The other wedding planner of Made in Heaven

The other wedding planner of Made in Heaven
Trinetra Haldar Gummaraju in Made in Heaven.
  • The 26-year old is a trained doctor by profession and actor by choice.
  • Trinetra underwent a gender affirming surgery in the midst of her MBBS.
  • The journey through school and college was not easy either, especially since the bullying wasn't coming from fellow students alone.

The second coming of Zoya Akhtar and Reema Kagti’s Made in Heaven swerves from profane to the profound in a matter of seconds. While the lines – “Sometimes heaven does not ordain a companion for us. Some of us are meant to travel alone…” – may not be intended for Trinetra Haldar Gummaraju, who essays the role of a trans wedding planner in the upcoming web series, they most certainly fit the bill. Trinetra, a trans actress, says she is alone but not lonely.

Delve a little deeper into the life of this 26-year old queer woman and you see she’s a work in progress. A trained doctor by profession and actor by choice, 26-year old Trinetra underwent a gender affirming surgery in the midst of her MBBS and since then has been creating content on her social media channels for the queer community. While her journey has been eventful, no doubt, it has been a lonely one.

At an age when most children are busy with toys, Trinetra was coming to terms with gender dysphoria or gender incongruence. By definition, gender dysphoria is nothing but a sense of unease a person experiences when their biological sex and their gender identity are not in sync. A transgender person is someone whose gender identity does not match with the sex assigned at birth. While there is a term to explain queer people today in medical parlance, but for the society at large, society continues to view them differently and often makes them the butt of jokes.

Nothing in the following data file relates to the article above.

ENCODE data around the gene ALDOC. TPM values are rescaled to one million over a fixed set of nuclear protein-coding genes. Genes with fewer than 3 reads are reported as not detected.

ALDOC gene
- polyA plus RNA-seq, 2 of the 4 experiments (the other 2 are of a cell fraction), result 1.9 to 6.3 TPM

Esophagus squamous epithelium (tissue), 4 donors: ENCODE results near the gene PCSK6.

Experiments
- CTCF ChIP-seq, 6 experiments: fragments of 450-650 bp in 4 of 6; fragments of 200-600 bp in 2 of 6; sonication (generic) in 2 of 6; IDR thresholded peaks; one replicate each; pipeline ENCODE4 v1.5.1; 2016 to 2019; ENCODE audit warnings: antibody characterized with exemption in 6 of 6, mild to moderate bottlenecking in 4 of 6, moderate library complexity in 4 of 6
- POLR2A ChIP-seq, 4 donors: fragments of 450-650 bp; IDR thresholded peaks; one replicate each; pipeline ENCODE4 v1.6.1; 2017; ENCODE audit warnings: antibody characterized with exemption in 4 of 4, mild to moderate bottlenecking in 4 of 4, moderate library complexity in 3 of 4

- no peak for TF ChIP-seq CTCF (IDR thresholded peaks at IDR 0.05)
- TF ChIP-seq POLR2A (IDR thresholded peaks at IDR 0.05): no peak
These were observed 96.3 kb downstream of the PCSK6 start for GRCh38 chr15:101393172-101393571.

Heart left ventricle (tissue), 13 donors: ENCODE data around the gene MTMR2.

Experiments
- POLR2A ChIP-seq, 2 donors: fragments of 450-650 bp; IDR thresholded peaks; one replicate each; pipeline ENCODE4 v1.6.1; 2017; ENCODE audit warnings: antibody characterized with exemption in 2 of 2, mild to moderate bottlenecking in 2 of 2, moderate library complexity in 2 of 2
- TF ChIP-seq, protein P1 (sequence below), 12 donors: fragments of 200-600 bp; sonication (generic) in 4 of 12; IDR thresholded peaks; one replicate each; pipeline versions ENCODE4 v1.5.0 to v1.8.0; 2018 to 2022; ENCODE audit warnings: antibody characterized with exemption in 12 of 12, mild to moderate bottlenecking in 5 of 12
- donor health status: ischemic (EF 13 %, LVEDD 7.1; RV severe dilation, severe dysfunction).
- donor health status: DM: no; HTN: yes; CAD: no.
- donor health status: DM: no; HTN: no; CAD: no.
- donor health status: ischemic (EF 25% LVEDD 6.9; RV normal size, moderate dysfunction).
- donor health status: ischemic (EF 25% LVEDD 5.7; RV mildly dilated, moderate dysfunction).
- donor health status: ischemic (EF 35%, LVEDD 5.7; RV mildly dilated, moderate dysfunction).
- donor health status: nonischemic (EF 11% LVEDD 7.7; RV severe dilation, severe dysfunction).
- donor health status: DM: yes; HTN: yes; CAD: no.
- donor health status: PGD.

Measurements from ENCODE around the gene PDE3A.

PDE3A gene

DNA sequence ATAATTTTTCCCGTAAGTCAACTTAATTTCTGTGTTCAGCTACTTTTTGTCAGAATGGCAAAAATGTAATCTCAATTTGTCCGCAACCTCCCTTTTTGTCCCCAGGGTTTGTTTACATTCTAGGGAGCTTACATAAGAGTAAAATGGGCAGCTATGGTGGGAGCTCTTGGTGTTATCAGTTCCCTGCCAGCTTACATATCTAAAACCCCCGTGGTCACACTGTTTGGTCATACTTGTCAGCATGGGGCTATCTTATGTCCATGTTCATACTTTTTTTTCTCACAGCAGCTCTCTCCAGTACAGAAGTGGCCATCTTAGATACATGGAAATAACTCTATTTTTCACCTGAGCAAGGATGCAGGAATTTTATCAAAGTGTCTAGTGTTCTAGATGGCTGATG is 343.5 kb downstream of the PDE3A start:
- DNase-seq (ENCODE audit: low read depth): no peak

Opening up to Business Insider in a no-holds-barred interview, Trinetra says: “I was the first born male child but I was never one of the boys. All the things that little boys are expected to do like sport and everything we associate traditionally with being masculine was not coming to me naturally at all. My father tried to masculinise me in as many ways as possible, which every Indian father would do. It took me many years to come to terms with the fact that I am not a boy and I don’t want to adopt that identity.”

The journey through school and college was not easy either, especially since the bullying wasn't coming from fellow students alone. Her queerness earned her no brownie points with her teachers and professors either. It took her many years to come to terms with the fact that she was not a boy and neither did she want to adopt that identity. It came with a lot of bullying and ragging in college and rejection from teachers and professors, she says. And no, there is no recourse to bullying and ragging even today. She explains: “A child feels powerless in such situations. People in positions of power are role models.”